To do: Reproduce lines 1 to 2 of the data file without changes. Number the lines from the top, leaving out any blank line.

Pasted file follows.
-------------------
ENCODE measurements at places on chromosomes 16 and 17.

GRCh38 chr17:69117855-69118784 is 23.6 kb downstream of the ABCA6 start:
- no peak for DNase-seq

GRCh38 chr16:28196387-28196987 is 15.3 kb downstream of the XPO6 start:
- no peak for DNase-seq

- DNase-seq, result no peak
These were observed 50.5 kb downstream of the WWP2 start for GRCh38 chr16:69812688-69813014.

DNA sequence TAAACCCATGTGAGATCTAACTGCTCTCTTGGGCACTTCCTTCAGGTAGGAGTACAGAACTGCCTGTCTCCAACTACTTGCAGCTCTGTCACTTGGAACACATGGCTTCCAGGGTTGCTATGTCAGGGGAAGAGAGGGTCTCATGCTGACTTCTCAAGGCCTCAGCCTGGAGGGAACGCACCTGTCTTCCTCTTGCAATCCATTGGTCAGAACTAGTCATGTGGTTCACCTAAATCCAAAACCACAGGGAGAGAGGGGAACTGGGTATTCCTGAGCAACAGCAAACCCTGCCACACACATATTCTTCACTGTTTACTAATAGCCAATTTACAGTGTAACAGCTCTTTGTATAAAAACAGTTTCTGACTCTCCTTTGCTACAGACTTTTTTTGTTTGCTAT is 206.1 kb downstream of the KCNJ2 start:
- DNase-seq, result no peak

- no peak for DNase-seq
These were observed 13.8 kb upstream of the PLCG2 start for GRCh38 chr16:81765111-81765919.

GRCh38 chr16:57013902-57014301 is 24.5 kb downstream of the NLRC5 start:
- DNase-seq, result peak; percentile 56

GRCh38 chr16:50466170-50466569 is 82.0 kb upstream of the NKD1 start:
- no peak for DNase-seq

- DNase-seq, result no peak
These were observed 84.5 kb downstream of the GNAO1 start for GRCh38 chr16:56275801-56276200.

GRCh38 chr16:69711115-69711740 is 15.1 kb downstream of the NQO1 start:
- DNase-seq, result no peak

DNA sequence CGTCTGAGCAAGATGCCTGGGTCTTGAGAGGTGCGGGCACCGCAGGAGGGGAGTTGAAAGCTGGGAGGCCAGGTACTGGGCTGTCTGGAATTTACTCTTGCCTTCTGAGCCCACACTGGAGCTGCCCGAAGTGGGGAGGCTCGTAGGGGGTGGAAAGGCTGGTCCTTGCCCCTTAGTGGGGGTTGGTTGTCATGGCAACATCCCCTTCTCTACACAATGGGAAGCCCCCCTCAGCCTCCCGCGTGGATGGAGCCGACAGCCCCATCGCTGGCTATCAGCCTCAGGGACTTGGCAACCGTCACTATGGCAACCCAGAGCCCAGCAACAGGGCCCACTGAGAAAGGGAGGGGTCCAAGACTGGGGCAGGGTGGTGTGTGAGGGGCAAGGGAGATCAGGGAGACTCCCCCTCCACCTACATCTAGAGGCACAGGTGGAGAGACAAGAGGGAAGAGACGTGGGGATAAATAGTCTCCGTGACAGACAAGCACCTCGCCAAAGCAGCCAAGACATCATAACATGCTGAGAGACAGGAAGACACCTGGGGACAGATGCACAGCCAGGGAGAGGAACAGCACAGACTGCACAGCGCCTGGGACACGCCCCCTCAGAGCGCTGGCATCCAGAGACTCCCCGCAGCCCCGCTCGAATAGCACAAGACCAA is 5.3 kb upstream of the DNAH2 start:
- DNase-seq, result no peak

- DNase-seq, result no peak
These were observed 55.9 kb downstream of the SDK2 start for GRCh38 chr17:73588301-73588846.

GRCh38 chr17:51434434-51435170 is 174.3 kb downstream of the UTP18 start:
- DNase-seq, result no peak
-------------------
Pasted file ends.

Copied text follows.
ENCODE measurements at places on chromosomes 16 and 17.

GRCh38 chr17:69117855-69118784 is 23.6 kb downstream of the ABCA6 start: